As a poignant and touching love story, Brokeback Mountain deserves to help revive an ailing genre.
After a short stint trying to re-craft the comic book blockbuster in his own image, Ang Lee returns, gloriously, to more familiar ground. Based on Annie Proulx’s celebrated short story, Brokeback Mountain is a grand epic, a heartbreaking love story of two Wyoming ranch hands who fall for each other.
It's remarkable to see a movie about a gay romance told in such a determinedly straight fashion. In fact where most contemporary rom-coms perform all sorts of contrived narrative somersaults to keep its lovers apart, in Brokeback Mountain, the circumstances of a hostile society that conspire to separate Jake Gyllenhaal’s Jack Twist and Heath Ledger’s Ennis Del Mar are utterly believable and genuinely painful.
But it’s not just the boys you end up rooting for. One of the reasons that Ang Lee’s film come across as so incredibly human is his reluctance to introduce a villain into the piece. The female leads could easily have been two-dimensional obstacles to true love. Instead, they’re almost as tragic as the men; it is not, after all, their fault that they unwittingly married blokes who were secretly spoken for.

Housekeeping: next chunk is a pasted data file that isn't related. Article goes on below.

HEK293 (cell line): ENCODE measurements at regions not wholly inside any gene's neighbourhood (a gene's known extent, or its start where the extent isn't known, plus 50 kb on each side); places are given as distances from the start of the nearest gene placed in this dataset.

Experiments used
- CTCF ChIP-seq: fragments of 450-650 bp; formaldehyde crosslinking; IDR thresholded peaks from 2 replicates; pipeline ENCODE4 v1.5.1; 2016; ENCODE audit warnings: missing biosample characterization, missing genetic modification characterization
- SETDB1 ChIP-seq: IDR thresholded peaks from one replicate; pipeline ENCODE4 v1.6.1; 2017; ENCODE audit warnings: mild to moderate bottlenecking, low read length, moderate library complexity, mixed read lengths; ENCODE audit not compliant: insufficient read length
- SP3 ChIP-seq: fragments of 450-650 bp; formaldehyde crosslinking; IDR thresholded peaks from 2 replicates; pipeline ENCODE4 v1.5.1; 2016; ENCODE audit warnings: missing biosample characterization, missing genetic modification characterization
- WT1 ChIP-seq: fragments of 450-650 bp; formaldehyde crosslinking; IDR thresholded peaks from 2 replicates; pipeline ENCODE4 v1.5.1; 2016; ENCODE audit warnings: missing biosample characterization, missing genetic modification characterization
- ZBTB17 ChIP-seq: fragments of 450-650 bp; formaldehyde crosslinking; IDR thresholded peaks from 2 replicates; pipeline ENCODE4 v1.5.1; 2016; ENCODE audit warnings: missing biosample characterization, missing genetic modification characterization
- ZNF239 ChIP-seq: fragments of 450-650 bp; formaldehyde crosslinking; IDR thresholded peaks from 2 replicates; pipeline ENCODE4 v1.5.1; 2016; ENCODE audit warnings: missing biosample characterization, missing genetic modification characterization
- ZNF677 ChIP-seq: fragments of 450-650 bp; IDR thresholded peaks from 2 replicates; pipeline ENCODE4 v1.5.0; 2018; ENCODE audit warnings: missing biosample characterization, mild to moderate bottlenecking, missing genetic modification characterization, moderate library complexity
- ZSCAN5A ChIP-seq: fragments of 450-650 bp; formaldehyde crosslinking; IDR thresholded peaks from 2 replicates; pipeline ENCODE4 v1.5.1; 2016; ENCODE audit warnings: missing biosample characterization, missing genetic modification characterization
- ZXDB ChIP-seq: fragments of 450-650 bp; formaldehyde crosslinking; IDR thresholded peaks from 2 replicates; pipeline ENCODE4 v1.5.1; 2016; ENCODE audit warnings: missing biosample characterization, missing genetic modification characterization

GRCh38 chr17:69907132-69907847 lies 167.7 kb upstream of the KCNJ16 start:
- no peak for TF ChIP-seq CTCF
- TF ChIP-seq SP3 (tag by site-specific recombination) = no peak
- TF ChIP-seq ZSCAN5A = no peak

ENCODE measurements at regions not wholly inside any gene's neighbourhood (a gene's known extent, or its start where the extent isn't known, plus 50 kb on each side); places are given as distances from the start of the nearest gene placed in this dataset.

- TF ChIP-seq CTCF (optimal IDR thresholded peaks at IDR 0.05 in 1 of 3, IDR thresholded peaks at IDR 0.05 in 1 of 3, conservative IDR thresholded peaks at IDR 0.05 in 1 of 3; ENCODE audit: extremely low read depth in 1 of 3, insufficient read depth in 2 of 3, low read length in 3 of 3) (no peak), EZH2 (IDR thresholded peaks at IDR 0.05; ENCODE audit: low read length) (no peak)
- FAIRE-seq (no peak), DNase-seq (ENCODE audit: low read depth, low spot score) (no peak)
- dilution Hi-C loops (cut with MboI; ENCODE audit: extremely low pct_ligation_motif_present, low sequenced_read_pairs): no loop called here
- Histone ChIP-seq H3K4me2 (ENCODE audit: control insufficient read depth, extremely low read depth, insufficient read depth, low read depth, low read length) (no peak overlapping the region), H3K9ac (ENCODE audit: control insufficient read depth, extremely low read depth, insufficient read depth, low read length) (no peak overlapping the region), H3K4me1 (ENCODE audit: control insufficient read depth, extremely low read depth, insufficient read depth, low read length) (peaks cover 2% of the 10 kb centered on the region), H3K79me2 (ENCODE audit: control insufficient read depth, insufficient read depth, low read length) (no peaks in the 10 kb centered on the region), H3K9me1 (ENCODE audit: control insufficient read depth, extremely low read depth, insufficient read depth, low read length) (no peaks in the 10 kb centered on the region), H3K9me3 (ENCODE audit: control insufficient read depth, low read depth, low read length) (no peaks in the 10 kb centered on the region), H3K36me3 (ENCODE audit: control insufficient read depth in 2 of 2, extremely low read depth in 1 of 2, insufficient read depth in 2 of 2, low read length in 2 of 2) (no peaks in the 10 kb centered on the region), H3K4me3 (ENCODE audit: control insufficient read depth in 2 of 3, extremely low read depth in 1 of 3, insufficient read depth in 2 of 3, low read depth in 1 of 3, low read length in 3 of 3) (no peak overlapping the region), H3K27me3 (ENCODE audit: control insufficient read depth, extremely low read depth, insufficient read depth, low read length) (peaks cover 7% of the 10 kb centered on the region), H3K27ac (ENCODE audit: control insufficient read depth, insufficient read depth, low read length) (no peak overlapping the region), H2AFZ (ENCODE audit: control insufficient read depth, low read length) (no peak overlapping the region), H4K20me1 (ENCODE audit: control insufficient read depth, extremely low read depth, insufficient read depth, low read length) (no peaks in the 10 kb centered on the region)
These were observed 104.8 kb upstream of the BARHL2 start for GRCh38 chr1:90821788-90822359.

It will be interesting to see how these themes will play in the queer-fear conservative heartlands of America. There’s a very real possibility that the idea of gay cowboys will threaten the middle class majority; those who are more comfortable when gay people are safely stereotyped as queeny LA fashionistas.
As a poignant and touching love story, Brokeback Mountain deserves to help revive an ailing genre: studio wisdom has it that sweeping romances spanning 20 years are a dead idea. On this evidence, they really should think about doing it more often.
Some kind of Priscilla, Queen of the Ranch, right?
By the end you’d sell your own grandmother if it would help make things alright for them.
As soon as it ends you’ll want to watch it again. Even if it meant putting yourself once more through the emotional wringer.